Mr. Markham met with the staff and volunteers of the clinic on May 12.
“The efforts of the volunteers were inspiring,” he said. “They were, across the board, committed to serving the clients from the Rutledge community not just with the utmost professionalism, but while filled with a Catholic spirit that never wavered. It was a privilege to experience their work.”
Mr. Markham conducted interviews for his book with medical director Sister Mary Lisa Renfer, RSM, nurse manager Beth Ann Arrigo, and executive director Martin Vargas.
“It’s so great that God guided him to us and that we’re able to share our ministry with him,” Mr. Vargas said. “What I loved about when he came and saw us is he was moved by the spirit of how we provide the healing ministry of Jesus Christ to those in need in East Tennessee.”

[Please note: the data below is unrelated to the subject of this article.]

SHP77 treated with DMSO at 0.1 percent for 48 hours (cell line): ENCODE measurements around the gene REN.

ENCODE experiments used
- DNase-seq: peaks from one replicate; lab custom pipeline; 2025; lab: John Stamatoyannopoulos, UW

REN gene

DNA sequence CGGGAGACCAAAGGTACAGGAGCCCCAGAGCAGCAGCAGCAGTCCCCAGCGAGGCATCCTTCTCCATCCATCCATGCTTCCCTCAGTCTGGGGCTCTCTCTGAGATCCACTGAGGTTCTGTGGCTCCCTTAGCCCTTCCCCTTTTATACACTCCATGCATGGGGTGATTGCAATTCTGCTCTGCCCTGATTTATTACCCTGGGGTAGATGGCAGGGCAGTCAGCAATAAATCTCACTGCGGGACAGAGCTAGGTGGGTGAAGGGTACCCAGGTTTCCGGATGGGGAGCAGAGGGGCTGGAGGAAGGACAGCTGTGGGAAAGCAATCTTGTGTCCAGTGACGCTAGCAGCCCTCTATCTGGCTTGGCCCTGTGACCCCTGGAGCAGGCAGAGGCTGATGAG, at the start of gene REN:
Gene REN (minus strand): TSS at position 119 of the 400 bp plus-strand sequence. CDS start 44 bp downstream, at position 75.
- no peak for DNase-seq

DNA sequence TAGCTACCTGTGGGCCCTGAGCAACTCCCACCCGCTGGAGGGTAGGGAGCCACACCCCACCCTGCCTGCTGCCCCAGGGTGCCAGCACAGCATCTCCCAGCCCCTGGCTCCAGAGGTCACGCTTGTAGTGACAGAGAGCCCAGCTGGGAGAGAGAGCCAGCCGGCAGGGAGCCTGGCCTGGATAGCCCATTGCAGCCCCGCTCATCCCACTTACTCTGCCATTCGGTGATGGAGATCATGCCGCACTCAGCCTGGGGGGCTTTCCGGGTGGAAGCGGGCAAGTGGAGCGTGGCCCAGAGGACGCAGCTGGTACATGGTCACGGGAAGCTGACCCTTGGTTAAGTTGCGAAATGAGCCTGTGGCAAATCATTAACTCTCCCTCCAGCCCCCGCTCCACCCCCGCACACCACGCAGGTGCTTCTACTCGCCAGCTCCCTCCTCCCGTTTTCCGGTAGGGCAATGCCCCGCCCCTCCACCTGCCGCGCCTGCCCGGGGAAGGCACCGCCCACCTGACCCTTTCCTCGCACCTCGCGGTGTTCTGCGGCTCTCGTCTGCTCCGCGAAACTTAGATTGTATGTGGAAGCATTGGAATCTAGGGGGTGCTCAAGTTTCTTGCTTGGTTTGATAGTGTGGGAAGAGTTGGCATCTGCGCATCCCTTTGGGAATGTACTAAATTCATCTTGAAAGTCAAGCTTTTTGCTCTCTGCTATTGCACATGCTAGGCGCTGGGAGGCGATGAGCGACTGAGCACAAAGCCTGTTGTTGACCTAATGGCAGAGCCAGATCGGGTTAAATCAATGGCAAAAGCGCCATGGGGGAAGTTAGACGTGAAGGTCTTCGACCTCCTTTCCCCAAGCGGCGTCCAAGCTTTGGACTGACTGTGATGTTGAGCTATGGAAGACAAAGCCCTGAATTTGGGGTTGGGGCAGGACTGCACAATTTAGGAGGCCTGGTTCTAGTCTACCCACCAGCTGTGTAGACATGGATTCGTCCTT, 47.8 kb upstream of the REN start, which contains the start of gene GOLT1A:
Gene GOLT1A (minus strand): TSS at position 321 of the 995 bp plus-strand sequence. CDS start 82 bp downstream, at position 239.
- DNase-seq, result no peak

Mr. Vargas also noted the uniqueness of the clinic site in Rutledge.
“We minister to a lot of the Hispanic families that work in the fields in the area,” he said. “I say families because the young kid will get seen, the mom will be seen or the dad, and the grandma, grandpa. … It’s total family medicine, and it was unique that he got to see that aspect of our clinic.”
The following Saturday, May 14, Mr. Markham returned to St. John Paul II for the vigil Mass, celebrated by pastor Father Neil Pezzulo, a Glenmary Home Missioner.